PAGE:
The heat wave that’s been broiling the Northern Hemisphere this summer has now descended south of the equator, where temperatures surpassed 100 degrees Fahrenheit earlier this week in parts of Chile — even though it’s the middle of the winter there.
Some areas reached the highest temperatures ever recorded in 20 or 30 years — not just for winter, but for any time of year, astonishing scientists.
“South America is living one of the extreme events the world has ever seen, climatologist Maximiliano Herrera tweeted. “This event is rewriting all climatic books.”
In July, a host of South American countries, including Argentina, Bolivia, Paraguay, and Uruguay broke new heat records for the winter months, according to the Washington Post. The scorching temperatures were recorded even at high elevations along the Andes.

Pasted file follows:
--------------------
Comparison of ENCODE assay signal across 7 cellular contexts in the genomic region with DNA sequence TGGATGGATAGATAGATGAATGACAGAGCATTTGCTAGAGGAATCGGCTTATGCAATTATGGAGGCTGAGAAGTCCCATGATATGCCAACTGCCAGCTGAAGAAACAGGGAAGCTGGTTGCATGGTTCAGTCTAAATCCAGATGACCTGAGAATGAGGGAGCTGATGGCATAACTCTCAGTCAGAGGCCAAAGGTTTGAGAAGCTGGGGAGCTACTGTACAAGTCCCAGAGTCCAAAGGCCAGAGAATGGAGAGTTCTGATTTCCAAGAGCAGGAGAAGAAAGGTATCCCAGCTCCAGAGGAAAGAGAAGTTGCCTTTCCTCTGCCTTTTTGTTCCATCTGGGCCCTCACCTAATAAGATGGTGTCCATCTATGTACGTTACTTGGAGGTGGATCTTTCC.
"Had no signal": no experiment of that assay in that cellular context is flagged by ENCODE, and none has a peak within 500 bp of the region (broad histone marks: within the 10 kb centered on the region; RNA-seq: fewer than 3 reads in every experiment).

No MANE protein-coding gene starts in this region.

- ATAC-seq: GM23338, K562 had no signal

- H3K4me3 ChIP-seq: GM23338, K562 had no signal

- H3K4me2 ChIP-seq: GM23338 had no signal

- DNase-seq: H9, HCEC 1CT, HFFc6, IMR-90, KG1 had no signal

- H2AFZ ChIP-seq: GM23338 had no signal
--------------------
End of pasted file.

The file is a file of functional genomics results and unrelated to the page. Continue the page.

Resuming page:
On Tuesday, some parts of Chile were 40 to 45 degrees warmer than the typical average for that date. At the start of the month, meanwhile, Buenos Aires, Argentina reached 86.2 degrees Fahrenheit — up 9 degrees from the previous daily record.
A heat dome — a column of high pressure that pushes out clouds and cooler air, letting in only the sun — is driving the unusual temperatures in the Southern Hemisphere, whose August is the equivalent of February in the Northern Hemisphere.
A surge of oppressive heat centered in the southern U.S., meanwhile, is now entering its third month.
Hurricanes, tornados, and floods often receive the bulk of media coverage, but the National Weather Service records heat as the top cause of weather-related deaths in the U.S. over the past 30 years.
In June, a U.S. representative from Arizona petitioned the government to list extreme heat surges as natural disasters so that they can be eligible for FEMA relief, which could include funding for cooling centers and pop-up shelters.
Source : The Messenger